PTSD can develop after individuals experience events that involve actual or threatened serious injury, death, or sexual violence. Symptoms of PTSD can develop related to these experiences if individuals have experienced them directly, witnessed these events happening to others, learned about these events happening to loved ones, or had repeated exposure to the details of these types of events (i.e., first responders, police officers). Common types of traumas that are linked to PTSD symptoms include serious accidents, physical assault or abuse, military combat, natural disasters, terrorist incidents, and sexual assault or abuse.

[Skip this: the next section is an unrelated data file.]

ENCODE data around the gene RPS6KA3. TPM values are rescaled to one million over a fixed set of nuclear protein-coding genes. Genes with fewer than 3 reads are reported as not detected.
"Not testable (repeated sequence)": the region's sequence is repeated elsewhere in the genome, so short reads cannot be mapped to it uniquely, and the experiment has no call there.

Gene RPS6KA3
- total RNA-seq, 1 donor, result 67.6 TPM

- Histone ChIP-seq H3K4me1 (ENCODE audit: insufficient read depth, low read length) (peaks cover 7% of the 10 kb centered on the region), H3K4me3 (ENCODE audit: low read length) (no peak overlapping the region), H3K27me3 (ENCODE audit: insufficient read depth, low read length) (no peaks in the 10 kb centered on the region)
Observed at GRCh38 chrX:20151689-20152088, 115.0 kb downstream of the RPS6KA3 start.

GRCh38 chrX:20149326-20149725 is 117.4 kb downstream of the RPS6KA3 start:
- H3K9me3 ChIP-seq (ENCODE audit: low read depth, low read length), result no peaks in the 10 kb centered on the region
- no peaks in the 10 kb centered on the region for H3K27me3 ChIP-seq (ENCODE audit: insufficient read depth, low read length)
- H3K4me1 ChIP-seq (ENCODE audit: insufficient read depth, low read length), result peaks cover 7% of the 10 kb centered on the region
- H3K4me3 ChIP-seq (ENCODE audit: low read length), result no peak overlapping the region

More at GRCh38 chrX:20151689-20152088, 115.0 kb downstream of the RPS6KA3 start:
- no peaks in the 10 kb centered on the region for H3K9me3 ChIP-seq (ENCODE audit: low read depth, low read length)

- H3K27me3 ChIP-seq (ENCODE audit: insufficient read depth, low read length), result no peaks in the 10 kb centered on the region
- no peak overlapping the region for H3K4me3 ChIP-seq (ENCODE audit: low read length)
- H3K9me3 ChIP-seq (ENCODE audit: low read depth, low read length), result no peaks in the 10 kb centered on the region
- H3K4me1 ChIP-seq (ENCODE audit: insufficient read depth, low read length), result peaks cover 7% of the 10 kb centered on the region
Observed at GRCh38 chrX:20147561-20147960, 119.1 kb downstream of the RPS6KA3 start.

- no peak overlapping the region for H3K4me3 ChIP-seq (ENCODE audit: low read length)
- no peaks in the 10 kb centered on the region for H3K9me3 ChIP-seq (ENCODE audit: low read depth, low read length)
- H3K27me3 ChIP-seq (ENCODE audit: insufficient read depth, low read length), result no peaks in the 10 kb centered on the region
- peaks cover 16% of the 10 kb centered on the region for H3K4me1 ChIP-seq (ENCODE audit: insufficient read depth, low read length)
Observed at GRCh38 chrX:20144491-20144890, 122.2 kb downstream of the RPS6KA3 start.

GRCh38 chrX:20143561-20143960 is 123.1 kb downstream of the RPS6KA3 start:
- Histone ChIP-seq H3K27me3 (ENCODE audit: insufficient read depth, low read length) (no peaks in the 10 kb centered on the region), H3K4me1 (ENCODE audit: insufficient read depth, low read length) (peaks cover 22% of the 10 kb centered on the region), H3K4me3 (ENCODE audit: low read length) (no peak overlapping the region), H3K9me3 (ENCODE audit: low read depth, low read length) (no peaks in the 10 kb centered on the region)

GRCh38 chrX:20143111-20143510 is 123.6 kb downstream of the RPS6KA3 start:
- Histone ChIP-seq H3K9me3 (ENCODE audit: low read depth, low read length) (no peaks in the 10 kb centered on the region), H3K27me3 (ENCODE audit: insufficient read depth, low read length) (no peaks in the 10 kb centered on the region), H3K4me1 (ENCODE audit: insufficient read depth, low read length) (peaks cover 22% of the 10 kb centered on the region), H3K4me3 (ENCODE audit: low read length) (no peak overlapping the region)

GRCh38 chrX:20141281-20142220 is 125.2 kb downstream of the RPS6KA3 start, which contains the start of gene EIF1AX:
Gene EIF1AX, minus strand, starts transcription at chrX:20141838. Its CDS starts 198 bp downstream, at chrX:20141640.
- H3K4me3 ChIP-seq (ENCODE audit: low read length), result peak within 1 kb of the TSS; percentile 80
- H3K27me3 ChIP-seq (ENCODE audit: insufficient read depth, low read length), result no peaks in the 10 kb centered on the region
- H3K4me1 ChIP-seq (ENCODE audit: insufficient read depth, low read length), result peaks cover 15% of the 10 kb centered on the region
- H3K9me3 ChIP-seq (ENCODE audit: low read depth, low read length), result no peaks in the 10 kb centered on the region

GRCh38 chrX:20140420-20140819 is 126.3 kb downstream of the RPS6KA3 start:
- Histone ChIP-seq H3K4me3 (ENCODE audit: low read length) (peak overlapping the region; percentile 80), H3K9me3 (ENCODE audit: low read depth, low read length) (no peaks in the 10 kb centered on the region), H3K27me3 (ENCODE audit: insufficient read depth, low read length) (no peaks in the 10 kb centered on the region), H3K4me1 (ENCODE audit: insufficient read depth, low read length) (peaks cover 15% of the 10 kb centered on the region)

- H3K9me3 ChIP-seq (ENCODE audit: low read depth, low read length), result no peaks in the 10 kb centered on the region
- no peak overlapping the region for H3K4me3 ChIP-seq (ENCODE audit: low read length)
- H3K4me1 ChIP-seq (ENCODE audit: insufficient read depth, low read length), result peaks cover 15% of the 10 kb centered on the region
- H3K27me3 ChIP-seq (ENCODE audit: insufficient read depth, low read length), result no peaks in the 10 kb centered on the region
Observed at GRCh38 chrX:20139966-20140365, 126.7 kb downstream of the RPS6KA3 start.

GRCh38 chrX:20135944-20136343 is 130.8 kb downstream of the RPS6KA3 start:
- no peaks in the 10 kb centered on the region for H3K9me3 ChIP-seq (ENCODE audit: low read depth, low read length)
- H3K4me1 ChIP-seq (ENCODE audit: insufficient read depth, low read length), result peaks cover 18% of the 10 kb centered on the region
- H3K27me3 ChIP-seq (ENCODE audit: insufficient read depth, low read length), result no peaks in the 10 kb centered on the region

Symptoms of acute stress disorder are very similar to those of PTSD, with some minor exceptions, and a diagnosis is given if symptoms are present between 3 days and 1 month following a traumatic event.

Many individuals develop emotional or behavior problems following other stressful live events that are not included in the diagnoses of PTSD and acute stress disorder. Examples of these types of stressors include marital problems, a relationship break-up or divorce, job-related difficulties or losing a job, illnesses that lead to increasing levels of disability, living in areas of high crime, etc.

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